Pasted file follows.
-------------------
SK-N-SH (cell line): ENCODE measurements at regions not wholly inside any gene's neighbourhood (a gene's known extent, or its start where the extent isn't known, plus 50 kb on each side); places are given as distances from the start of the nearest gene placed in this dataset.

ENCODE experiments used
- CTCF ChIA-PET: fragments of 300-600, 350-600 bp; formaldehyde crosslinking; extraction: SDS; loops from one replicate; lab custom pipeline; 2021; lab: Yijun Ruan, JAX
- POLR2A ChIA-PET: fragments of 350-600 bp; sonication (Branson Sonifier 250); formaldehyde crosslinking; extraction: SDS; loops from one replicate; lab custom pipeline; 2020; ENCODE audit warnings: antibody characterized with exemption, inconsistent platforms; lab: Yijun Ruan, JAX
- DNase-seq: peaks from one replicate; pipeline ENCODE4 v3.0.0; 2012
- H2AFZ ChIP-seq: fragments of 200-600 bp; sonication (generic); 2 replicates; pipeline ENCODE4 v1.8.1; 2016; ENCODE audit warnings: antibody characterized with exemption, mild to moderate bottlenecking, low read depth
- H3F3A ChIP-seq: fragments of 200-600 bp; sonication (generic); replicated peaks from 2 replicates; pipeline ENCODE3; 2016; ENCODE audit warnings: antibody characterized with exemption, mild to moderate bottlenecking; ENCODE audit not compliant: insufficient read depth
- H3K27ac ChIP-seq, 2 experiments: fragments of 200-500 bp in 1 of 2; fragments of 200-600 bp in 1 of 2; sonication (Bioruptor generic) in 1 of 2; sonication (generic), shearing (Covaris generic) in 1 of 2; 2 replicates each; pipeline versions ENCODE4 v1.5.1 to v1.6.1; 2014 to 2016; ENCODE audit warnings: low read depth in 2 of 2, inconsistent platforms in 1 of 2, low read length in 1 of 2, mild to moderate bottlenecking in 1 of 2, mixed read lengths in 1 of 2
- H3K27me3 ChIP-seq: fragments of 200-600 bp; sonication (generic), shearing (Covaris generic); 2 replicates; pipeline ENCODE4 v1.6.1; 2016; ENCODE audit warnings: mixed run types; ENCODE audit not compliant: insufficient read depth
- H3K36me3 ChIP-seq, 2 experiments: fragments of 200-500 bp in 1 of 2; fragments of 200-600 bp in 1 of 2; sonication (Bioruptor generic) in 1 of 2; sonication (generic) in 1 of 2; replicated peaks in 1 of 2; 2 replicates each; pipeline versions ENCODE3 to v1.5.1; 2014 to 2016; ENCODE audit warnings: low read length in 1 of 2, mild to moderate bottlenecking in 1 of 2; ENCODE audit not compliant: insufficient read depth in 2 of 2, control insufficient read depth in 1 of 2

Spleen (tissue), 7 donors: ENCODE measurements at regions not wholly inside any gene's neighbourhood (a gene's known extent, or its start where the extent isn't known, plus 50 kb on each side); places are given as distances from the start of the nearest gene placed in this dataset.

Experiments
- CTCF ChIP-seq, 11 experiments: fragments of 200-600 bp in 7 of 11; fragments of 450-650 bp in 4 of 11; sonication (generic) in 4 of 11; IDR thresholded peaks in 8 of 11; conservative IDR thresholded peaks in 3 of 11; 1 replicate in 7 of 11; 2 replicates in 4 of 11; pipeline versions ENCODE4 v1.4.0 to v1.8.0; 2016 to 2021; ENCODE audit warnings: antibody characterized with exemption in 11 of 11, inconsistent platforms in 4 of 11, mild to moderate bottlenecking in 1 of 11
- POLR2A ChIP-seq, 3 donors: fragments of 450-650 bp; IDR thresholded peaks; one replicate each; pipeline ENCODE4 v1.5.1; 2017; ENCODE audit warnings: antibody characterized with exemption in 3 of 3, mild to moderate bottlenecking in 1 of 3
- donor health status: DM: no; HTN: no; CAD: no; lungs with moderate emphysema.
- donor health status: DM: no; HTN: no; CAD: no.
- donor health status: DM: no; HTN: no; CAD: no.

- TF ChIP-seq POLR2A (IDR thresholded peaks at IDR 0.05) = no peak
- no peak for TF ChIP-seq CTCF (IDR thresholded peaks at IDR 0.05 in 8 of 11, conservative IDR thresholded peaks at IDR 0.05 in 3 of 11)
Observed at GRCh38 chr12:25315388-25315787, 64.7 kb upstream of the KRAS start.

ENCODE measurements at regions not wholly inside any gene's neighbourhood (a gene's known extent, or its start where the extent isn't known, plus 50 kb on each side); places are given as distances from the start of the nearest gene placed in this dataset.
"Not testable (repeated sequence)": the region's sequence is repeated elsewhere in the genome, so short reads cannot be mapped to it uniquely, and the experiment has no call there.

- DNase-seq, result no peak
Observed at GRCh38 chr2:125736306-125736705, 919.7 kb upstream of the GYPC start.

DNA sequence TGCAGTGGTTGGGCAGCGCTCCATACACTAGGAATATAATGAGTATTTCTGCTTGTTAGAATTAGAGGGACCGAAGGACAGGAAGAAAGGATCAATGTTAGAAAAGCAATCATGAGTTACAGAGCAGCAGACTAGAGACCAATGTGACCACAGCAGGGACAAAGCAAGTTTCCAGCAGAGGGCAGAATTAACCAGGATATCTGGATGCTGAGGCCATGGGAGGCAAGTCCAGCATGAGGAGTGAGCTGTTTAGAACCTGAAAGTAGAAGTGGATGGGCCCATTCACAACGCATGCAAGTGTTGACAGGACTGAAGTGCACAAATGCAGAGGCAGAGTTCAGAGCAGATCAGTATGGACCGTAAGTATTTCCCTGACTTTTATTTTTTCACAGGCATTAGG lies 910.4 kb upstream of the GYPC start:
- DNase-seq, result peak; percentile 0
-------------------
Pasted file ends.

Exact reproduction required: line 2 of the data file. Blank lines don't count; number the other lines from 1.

ENCODE experiments used